Appeals court puts youth climate change lawsuit on hold

Federal appeals court delivers blow to Trump plans to cancel DACA protections

A three-judge panel of the 9th U.S. Circuit Court of Appeals on Thursday chose to keep in place an injunction blocking Trump's decision to phase out the Deferred Action for Childhood Arrivals program, or DACA.

According to the Wall Street Journal, the three-judge panel specified in its ruling that the administration's legal challengers "are likely to succeed on their claim that the rescission of DACA - at least as justified on this record - is arbitrary, capricious or otherwise not in accordance with law".

The program was initiated under the administration of former President Barack Obama.

On Monday, his administration asked the U.S. Supreme Court to review a federal judge's January decision to block Trump from ending the program even before the 9th Circuit had weighed in, an unusually aggressive move in terms of procedure.

"The good news is, by rejecting DACA in the 9th Circuit - finally, we've been waiting for that - we get it to the Supreme Court", Trump said at the White House on Friday.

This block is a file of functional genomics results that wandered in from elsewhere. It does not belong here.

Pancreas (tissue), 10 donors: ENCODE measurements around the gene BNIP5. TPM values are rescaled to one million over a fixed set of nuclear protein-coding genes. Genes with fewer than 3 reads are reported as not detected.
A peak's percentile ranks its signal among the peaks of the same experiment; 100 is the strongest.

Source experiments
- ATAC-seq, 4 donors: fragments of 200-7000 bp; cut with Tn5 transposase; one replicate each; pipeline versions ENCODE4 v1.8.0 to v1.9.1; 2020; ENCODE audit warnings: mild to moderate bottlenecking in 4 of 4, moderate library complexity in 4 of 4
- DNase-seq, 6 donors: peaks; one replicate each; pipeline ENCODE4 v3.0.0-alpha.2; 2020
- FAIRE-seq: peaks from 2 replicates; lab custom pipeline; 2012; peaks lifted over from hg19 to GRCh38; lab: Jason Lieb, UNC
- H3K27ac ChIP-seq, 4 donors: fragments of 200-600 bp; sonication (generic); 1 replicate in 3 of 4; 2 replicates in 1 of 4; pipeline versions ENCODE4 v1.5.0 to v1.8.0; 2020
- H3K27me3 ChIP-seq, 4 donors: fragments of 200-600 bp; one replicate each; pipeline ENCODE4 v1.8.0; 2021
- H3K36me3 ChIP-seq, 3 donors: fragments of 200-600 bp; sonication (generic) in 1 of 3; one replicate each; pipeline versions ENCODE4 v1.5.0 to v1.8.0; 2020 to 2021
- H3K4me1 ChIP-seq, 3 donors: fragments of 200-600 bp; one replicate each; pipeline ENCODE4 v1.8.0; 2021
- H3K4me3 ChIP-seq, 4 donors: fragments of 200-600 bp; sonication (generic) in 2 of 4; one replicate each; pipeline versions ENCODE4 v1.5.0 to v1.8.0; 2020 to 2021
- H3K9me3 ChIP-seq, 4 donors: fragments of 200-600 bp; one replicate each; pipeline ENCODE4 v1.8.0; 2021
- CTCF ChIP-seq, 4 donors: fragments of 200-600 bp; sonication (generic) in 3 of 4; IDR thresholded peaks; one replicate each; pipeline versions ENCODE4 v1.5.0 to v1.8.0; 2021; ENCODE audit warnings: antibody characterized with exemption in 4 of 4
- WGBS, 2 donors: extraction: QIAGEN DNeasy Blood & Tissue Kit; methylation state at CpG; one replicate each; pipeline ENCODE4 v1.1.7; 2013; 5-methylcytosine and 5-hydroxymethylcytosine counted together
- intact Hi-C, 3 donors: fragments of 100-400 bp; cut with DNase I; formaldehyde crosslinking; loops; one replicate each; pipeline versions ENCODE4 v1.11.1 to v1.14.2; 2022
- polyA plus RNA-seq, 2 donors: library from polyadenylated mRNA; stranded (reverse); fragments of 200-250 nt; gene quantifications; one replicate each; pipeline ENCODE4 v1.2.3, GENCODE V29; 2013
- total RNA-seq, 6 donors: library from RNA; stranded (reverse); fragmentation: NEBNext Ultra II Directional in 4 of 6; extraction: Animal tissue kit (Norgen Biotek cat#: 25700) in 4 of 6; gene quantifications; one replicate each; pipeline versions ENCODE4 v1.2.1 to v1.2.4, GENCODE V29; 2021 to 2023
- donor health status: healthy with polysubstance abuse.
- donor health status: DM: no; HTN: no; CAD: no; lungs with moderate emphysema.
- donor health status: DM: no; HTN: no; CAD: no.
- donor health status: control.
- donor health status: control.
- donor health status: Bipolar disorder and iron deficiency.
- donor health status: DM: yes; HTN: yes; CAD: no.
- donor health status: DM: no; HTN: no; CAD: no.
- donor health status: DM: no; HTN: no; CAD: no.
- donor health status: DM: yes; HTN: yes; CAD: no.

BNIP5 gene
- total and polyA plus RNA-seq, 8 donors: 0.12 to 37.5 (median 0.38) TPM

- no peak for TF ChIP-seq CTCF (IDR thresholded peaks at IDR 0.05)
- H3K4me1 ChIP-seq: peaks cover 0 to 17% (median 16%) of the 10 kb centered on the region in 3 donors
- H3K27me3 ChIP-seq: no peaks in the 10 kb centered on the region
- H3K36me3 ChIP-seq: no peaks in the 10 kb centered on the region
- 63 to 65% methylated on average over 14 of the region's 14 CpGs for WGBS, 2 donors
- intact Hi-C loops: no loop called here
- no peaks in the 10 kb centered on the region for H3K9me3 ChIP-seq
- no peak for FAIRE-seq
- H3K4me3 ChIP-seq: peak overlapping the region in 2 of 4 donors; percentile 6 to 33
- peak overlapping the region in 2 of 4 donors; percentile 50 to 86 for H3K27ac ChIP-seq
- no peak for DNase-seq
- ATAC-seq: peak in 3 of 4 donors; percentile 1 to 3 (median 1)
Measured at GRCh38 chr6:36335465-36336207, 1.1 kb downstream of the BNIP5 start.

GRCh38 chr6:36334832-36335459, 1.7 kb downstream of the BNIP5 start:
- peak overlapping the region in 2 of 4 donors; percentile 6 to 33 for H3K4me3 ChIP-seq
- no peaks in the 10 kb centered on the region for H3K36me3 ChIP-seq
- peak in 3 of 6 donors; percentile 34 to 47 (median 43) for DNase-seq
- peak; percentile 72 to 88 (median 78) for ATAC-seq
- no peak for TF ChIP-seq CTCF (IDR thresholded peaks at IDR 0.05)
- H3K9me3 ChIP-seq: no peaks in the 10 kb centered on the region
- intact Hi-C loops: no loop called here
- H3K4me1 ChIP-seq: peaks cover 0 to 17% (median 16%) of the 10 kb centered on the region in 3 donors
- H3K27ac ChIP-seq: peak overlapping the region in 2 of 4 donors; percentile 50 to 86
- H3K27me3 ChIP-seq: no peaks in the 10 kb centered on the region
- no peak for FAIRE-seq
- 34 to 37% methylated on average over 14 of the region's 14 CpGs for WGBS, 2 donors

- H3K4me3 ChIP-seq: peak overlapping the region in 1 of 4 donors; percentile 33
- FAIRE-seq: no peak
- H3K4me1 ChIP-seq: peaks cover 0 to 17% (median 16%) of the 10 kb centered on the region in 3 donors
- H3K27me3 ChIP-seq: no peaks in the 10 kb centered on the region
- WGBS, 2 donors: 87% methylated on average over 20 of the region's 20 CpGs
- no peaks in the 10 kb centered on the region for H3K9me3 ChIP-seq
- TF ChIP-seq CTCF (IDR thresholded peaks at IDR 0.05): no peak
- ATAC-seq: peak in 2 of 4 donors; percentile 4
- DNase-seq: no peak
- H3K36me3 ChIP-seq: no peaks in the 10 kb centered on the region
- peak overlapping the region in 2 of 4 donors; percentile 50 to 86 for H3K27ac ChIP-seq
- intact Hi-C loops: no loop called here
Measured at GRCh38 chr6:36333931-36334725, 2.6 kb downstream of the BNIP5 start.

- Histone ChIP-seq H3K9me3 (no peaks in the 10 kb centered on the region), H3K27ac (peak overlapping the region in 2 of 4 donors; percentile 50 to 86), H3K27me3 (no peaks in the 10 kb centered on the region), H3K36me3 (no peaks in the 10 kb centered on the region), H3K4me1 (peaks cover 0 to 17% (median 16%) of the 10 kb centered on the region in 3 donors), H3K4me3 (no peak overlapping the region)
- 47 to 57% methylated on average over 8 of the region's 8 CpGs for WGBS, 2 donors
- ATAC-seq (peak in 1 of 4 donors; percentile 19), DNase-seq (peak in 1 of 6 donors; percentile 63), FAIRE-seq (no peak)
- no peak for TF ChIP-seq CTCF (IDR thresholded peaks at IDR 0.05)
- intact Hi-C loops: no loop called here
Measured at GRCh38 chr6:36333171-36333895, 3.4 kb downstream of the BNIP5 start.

While the federal government might be able to end DACA for policy reasons under its own discretion, it can't do so based on Sessions' faulty belief that the program exceeds federal authority, the court held.

The ruling was the first by a federal appellate court to review the merits of the decision to rescind DACA.

She said the court was not trying to infringe on the president's power to enforce immigration law but wanted to enable the exercise of that authority "in a manner that is free from legal misconceptions and is democratically accountable to the public".

"Today's ruling is yet another blow to the Trump administration's efforts to dismantle DACA, but it may also only be a temporary one", Vladeck told CNN.

The Trump administration has said it moved to end the programme previous year because Texas and other states threatened to sue, raising the prospect of a chaotic end to DACA. "The Justice Department will continue to vigorously defend its position on this matter, and looks forward to vindicating that position before the Supreme Court".

In response, many lawsuits were filed across the US including one in California.

In the USA, 90 percent of DACA recipients, also known as Dreamers, who are aged 16 and older are employed, according to research from the New American Economy, self-described as a bipartisan research and immigration advocacy organization.

It filed that request with the Supreme Court last week, but the justices have not acted upon it yet.

In addition, a federal judge in Washington in August ordered the administration to fully restore Daca, including taking new applications. It sent a letter to the circuit last month, saying that if the decision was not handed down by October 31, it would ask the Supreme Court to take up the issue.

Federal judges in NY and Washington also have ruled against Trump on DACA.